Privacy is yet again threatened by telecom companies with Super-cookies
A recent study has warned about the high use of Super-cookies by mobile carriers which may create privacy issues as most of the confidential data shared between subscriber and mobile carrier company also goes to advertising companies.
At least nine telecom giants around the world are using so-called “super-cookies” to secretly monitor citizens’ online behavior, A study reveals,providing them a bunch of advertisements based on it and ultimately destroying the confidentiality of the subscriber.
A super-cookie also known as pass ID is a token unique to each subscriber that is injected into every HTTP request made by the subscriber. The user is helpless in this situation as the injection is made in every request and user is provided no choice regarding this issue.
Nothing is private even after clearing cookies and advertising companies keep on giving those “offers”. It allows the advertising companies to build a user profile for each user based on his/her internet usage history and thus providing “suitable” advertisements.
A storm was created when it emerged that Verizon and AT&T in the US were using this technology.After massive protests AT&T stopped using them while Verizon kept on using while providing users an option to opt out if they wish.
Now a six-month investigation by digital rights group Access has shown that the telecom companies outside US are using the same super-cookie techniques.
Access set up a website called Amibeingtracked.com, and monitored visits from 180,000 net users on their phones. After analysing the data packets of users coming to the website they concluded that 15.3 per cent of visitors had the tracking headers installed on their devices.The users were from Canada, China, India, Mexico, Morocco, the Netherlands, Peru, Spain, the US, and Venezuela.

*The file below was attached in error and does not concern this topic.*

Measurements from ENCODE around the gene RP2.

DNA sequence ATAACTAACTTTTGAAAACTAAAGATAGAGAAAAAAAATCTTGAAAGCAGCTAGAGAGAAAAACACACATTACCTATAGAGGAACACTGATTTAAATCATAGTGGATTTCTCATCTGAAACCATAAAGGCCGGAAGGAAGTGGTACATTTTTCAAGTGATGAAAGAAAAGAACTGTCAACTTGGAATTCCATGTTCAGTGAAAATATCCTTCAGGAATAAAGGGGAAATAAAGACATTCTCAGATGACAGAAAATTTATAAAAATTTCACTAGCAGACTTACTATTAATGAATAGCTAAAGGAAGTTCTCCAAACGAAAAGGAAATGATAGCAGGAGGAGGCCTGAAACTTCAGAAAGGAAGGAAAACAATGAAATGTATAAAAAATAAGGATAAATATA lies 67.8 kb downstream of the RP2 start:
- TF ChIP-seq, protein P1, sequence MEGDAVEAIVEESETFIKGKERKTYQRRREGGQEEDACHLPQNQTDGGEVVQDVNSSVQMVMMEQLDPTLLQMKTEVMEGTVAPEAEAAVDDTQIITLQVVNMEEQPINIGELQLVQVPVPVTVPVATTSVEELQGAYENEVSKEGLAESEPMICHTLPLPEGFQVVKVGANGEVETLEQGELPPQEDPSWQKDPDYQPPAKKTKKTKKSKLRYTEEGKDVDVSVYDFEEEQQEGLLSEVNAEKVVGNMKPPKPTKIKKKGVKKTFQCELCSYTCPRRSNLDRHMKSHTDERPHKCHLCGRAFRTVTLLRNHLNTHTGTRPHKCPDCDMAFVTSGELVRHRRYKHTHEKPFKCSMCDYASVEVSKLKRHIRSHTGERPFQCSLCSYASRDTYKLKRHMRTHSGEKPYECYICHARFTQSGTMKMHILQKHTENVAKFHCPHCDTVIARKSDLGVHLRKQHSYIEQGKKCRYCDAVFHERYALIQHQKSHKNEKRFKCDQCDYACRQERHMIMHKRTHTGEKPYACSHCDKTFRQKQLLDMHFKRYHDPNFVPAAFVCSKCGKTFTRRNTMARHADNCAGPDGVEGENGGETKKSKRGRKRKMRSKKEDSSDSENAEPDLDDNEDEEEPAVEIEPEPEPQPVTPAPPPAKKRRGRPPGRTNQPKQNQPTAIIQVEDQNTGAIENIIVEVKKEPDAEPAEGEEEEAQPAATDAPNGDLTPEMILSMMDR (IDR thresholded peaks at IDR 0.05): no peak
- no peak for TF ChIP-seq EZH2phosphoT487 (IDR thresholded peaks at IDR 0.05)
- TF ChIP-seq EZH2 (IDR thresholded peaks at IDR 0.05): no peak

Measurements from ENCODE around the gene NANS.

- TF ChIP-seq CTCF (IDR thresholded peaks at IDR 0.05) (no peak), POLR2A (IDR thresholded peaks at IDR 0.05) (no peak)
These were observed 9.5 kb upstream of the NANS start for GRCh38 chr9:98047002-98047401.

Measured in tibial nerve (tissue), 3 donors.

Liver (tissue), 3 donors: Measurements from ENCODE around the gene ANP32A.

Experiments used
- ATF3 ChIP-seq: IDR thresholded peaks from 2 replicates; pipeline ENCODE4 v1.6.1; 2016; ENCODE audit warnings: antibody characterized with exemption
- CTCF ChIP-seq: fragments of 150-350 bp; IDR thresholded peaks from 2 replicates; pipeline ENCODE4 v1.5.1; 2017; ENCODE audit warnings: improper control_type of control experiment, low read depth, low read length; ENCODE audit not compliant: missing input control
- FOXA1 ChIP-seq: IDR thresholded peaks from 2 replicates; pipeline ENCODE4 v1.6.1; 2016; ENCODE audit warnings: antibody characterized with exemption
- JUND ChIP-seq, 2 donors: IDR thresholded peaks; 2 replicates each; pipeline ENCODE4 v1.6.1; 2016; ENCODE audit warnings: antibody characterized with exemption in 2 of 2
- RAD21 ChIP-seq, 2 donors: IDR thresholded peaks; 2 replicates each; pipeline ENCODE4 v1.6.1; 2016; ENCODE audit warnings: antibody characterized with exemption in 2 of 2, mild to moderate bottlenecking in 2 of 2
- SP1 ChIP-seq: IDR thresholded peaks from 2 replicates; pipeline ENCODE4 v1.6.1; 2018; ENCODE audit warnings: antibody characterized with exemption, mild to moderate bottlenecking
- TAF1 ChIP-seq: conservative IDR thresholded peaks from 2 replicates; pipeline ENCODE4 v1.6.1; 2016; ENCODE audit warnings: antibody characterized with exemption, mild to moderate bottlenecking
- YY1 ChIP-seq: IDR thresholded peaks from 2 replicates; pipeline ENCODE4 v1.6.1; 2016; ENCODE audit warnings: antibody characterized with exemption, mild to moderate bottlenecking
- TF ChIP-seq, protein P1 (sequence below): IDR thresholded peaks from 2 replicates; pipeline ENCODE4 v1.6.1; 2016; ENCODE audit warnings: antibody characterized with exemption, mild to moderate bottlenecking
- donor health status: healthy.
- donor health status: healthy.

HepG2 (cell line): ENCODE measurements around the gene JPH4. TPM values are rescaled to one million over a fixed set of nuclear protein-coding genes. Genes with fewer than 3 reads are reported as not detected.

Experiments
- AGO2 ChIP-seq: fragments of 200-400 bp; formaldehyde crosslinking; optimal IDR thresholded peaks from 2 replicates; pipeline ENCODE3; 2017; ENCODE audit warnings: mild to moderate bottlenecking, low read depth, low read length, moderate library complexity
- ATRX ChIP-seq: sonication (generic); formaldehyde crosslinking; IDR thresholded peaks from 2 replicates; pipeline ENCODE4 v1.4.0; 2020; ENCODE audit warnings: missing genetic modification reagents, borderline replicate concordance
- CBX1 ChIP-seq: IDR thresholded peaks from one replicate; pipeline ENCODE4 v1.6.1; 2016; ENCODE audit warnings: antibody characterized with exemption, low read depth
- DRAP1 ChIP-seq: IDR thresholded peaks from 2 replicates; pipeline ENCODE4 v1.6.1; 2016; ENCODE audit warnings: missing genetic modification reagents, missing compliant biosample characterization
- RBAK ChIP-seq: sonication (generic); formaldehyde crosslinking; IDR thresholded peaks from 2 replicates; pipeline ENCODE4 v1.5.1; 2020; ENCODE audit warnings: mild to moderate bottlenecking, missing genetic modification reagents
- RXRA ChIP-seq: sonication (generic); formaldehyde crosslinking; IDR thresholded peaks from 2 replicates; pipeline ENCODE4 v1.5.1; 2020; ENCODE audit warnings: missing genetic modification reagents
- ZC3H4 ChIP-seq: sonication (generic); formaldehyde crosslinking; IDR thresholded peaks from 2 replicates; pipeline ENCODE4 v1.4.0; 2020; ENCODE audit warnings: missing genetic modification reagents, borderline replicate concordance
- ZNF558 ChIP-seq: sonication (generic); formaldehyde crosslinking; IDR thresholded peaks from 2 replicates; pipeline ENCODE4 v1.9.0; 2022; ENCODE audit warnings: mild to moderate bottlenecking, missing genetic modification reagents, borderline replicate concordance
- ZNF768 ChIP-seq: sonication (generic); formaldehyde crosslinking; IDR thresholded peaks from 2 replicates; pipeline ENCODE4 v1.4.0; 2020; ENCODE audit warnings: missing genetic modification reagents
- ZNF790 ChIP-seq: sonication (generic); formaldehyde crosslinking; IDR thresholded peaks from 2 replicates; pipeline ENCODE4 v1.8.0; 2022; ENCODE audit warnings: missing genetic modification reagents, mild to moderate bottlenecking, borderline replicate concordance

The most common names using this technology were Verizon, AT&T, Bell Canada, Bharti Airtel, Cricket, Telefonica de España, Viettel Peru S.A.C., Vodafone NL, and Vodafone Spain. Although AT&T dropped off the charts when it withdrew using supercookies, Verizon is still going keeping its users opted-in for these headers by default.
Till now the biggest bunch of users being monitored were in the US, with the Access engine finding over 23,000 unremovable headers from phone users. Spain came as next – with just over 3,000 cases – and the other countries had fewer than a thousand cases each.
The samples collected by the website gave conclusion that there is a great degree of variation from company to company on what parameters are applied while injecting super cookies.Although companies encrypt most of the data with high level ciphers but still some sensitive data like phone number of the user appeared to be traversing in plaintext over the network.
“Not all carriers track their users, and those that respect user privacy deserve our support,” the report [PDF] concludes.
“Telecommunications companies occupy a central role in providing access to the internet, enhancing the communications capabilities of billions of people. By delivering open access, networks, and services, telcos can serve not just as internet service providers, but also as freedom providers”.
Finally, the only way to prevent yourself is to limit your web browsing to the sites that offer SSL or TLS encryption, but that will spoil the fun of free downloading and other services. Another alternate is to switch to a provider that does not use super-cookies.